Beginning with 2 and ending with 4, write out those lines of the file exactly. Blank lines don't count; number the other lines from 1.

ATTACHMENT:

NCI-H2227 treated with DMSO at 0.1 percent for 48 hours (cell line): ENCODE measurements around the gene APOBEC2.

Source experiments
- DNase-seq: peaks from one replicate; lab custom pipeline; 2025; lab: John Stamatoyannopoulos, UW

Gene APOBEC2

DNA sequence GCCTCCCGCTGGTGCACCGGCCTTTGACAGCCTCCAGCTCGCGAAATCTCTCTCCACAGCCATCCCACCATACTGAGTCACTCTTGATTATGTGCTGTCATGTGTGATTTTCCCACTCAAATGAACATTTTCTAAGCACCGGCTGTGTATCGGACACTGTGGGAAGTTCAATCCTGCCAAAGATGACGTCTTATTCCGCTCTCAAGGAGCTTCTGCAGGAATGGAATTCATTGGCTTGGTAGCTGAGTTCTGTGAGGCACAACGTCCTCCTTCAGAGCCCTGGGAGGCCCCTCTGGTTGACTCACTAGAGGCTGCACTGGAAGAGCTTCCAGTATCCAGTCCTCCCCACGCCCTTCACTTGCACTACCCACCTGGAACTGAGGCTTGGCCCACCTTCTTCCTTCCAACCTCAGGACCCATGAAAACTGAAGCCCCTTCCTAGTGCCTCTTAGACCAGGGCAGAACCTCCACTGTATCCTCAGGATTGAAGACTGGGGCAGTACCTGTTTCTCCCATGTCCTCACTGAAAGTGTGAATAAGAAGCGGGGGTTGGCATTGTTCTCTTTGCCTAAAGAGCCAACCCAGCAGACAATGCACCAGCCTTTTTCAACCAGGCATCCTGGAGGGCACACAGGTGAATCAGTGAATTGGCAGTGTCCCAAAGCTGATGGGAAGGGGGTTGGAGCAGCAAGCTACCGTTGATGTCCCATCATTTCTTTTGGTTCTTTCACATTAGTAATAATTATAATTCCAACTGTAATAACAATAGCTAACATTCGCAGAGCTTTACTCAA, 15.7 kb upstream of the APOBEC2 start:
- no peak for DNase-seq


Source experiments
- DNase-seq: peaks from one replicate; lab custom pipeline; 2025; lab: John Stamatoyannopoulos, UW

Gene APOBEC2